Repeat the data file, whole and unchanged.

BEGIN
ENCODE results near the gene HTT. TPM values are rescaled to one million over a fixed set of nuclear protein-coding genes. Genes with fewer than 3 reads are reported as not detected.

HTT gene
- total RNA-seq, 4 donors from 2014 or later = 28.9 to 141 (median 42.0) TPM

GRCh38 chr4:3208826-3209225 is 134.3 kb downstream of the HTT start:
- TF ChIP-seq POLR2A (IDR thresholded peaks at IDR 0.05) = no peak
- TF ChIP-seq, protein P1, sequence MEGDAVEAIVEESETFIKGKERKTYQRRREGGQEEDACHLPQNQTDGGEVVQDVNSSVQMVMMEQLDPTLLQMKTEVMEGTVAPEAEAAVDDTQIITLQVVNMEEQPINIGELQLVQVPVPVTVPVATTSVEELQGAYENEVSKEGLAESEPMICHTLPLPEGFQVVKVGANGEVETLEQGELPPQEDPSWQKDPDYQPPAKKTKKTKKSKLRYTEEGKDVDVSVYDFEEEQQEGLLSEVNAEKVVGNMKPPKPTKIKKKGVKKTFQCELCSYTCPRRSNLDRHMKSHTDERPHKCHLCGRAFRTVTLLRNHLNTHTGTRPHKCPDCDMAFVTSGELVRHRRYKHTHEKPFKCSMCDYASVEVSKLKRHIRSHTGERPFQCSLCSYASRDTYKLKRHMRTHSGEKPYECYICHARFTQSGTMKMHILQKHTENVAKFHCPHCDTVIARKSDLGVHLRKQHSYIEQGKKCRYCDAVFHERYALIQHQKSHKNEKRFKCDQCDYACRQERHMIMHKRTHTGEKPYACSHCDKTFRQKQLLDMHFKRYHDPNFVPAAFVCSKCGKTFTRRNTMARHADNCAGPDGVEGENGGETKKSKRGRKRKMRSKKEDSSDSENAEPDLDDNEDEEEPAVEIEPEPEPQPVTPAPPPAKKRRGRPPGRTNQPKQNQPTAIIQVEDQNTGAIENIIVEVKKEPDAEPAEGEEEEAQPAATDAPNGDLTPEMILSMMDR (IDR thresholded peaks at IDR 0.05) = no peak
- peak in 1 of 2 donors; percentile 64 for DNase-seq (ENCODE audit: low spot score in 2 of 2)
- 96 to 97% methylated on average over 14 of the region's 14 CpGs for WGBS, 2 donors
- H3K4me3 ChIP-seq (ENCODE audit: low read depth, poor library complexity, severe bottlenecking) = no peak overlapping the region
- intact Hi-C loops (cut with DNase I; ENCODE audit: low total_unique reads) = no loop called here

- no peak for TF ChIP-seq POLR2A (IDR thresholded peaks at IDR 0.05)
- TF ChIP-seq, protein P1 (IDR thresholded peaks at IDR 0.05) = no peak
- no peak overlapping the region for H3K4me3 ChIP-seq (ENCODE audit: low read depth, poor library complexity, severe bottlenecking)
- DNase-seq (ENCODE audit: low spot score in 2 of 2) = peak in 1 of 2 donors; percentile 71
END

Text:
ENCODE results near the gene HTT. TPM values are rescaled to one million over a fixed set of nuclear protein-coding genes. Genes with fewer than 3 reads are reported as not detected.

HTT gene
- total RNA-seq, 4 donors from 2014 or later = 28.9 to 141 (median 42.0) TPM

GRCh38 chr4:3208826-3209225 is 134.3 kb downstream of the HTT start:
- TF ChIP-seq POLR2A (IDR thresholded peaks at IDR 0.05) = no peak
- TF ChIP-seq, protein P1, sequence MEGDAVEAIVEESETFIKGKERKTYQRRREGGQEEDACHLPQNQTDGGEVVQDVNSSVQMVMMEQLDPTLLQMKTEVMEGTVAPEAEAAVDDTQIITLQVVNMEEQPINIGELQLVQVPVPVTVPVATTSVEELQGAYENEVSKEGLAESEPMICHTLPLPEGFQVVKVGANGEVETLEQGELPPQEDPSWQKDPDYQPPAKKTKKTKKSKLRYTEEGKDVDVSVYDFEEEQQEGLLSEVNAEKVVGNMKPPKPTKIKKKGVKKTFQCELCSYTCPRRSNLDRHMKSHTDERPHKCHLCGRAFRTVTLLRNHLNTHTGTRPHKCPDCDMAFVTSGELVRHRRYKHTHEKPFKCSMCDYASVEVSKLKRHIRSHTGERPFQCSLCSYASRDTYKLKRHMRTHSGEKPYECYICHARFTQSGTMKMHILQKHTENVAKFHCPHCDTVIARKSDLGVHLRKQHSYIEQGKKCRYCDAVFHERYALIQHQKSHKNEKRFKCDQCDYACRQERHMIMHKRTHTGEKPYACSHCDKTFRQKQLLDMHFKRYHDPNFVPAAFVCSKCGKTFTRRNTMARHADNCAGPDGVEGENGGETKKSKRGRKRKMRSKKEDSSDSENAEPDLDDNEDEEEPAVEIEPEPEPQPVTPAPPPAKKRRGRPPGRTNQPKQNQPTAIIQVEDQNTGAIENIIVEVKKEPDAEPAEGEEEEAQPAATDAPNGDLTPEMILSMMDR (IDR thresholded peaks at IDR 0.05) = no peak
- peak in 1 of 2 donors; percentile 64 for DNase-seq (ENCODE audit: low spot score in 2 of 2)
- 96 to 97% methylated on average over 14 of the region's 14 CpGs for WGBS, 2 donors
- H3K4me3 ChIP-seq (ENCODE audit: low read depth, poor library complexity, severe bottlenecking) = no peak overlapping the region
- intact Hi-C loops (cut with DNase I; ENCODE audit: low total_unique reads) = no loop called here

- no peak for TF ChIP-seq POLR2A (IDR thresholded peaks at IDR 0.05)
- TF ChIP-seq, protein P1 (IDR thresholded peaks at IDR 0.05) = no peak
- no peak overlapping the region for H3K4me3 ChIP-seq (ENCODE audit: low read depth, poor library complexity, severe bottlenecking)
- DNase-seq (ENCODE audit: low spot score in 2 of 2) = peak in 1 of 2 donors; percentile 71